Speaker: Dr. Sandy Gould (School of Computer Science and Informatics at Cardiff University)

Third and final visiting scholar of our series, Sandy Gould’s seminar explored the emerging phase of workplace monitoring through advanced surveillance technologies. By linking new surveillance methods to the historical context of Taylorist Scientific Management, Gould emphasized the need for updated critical tools to understand and regulate these technologies. He advocated the need to refine our critiques to address the evolving epistemologies of workplace measurement. Following Gould’s talk, Michele Molè illustrated some of the points made by exposing and analysing the recent decision by the French data protection authority to charge Amazon with a 32 million euro fine for the surveillance practices in its warehouses.

Seminar 7: AI is not a Technology. The History of Technological Rhetoric and Labor Degradation

Speaker: Dr. Jason Resnikoff (Contemporary History at the Faculty of Arts, RUG).

Jason Resnikoff traced the historical discourse of AI back to the concept of automation post-World War II. He argued that the rhetoric surrounding AI often masks the real degradation of labour conditions as technology progresses. By revealing the ideological roots and continuity between 20th century discourses on automation and contemporary discourses on AI, Resnikoff provided a nuanced critique of the labour-replacing narratives prevalent in contemporary discussions about AI.

Seminar 8: The Work of Kpop Idols on Fan Platforms: A Labour Process Analysis

Speakers: Sanghwa Lee and Dr. Robert Prey (Media Studies at the Faculty of Arts, RUG)

Sanghwa Lee and Dr. Robert Prey examined the labour processes of Kpop idols on fan platforms using Labour Process Theory. Turning to these workers often considered to be highly privileged, their analysis nonetheless revealed intricate power dynamics and control mechanisms inherent in the digital interactions between idols and their fans. This seminar expanded the understanding of platform labour by highlighting a unique and often overlooked form of digital work and suggesting wider implications for the transformations of contemporary capitalism.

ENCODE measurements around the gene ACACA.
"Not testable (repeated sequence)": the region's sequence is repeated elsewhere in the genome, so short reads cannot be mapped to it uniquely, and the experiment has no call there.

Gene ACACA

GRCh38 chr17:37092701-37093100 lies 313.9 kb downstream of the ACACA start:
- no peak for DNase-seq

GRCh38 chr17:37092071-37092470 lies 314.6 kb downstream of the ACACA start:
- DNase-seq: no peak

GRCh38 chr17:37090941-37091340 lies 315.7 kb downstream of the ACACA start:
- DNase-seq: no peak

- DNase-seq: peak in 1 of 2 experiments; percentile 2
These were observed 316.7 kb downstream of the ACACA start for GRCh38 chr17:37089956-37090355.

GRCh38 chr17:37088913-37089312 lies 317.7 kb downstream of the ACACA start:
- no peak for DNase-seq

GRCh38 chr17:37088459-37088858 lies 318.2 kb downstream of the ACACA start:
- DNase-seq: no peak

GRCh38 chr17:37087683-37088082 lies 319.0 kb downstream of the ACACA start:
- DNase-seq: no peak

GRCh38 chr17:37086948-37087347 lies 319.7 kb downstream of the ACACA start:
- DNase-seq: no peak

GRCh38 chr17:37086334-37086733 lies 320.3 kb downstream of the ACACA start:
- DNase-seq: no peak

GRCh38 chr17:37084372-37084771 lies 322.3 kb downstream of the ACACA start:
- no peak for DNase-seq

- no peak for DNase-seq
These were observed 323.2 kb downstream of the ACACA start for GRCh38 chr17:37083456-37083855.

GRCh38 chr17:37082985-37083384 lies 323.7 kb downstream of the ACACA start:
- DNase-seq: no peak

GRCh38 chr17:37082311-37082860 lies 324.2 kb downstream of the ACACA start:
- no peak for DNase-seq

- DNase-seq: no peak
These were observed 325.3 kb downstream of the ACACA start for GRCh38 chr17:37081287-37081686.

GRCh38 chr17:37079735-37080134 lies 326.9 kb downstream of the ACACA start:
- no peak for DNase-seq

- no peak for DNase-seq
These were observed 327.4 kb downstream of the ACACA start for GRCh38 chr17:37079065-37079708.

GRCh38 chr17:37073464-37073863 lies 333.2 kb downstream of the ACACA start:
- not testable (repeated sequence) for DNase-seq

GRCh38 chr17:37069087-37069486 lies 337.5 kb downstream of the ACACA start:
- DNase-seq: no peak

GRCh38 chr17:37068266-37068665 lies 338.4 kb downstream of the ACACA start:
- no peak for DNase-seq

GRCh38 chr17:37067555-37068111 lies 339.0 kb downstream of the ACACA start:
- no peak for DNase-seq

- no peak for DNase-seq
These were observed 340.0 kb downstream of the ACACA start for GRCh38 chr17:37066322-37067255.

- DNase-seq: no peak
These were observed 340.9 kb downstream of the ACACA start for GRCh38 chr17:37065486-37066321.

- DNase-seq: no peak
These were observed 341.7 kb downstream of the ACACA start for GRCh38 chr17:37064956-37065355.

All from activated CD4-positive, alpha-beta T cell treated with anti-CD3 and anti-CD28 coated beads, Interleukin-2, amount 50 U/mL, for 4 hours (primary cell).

Seminar 9: What Should a Good Concept of Labour Do? Conceptually Engineering ‘Digital Labour’

Speaker: Miguel Rudolf-Cibien (Research Master’s student at the Faculty of Philosophy, RUG)

Miguel Rudolf-Cibien’s seminar focused on the conceptual debate surrounding ‘digital labour’. Drawing on the works of Sally Haslanger and Axel Honneth, Rudolf-Cibien proposed that the digital labour debate should not be defined by searching for objective criteria, but rather for its social and political functions. This perspective emphasized the political nature of the concept and the need for its intentional shaping to address feelings of misrecognition in society.

Seminar 10: Tasks, Wages and New Technologies

Speaker: Dr. Femke Cnossen (Faculty of Spatial Sciences, RUG)

Dr. Femke Cnossen concluded our series with a presentation of her empirical study on the relation between automation and different types of tasks and technologies. She highlighted the complex interactions between routine, abstract, and social tasks and various technological advancements. Cnossen’s findings pointed to the nuanced impacts of new technologies on wage structures, revealing that the risks and benefits of technology-intensive industries are not uniformly distributed. Centrally, she defended a routine-based – over skill – approach to the study of automation.


This seminar series has allowed us to consolidate and strengthen a network of scholars, practitioners, and enthusiasts in the subjects of labour and technology at the University of Groningen and beyond. We were pleased to host such diverse and engaging discussions, fostering connections and collaborations that extend beyond the seminars themselves.

Looking ahead, we are excited to announce that we will continue this momentum with the publication of a special interdisciplinary issue edited by Panoptiwork, set to be published this Fall in the peer-reviewed Italian Labour Law e-Journal. This issue will feature insights presented during the seminars, and more. Additionally, we will once again be bringing together exciting speakers on labour and technology for the closing conference of our research project, scheduled for December 2nd, 2024, coinciding with the publication of the special issue. We look forward to welcoming both familiar faces and new participants as we continue to engage with these important topics, and are wishing all of you a very nice summer break.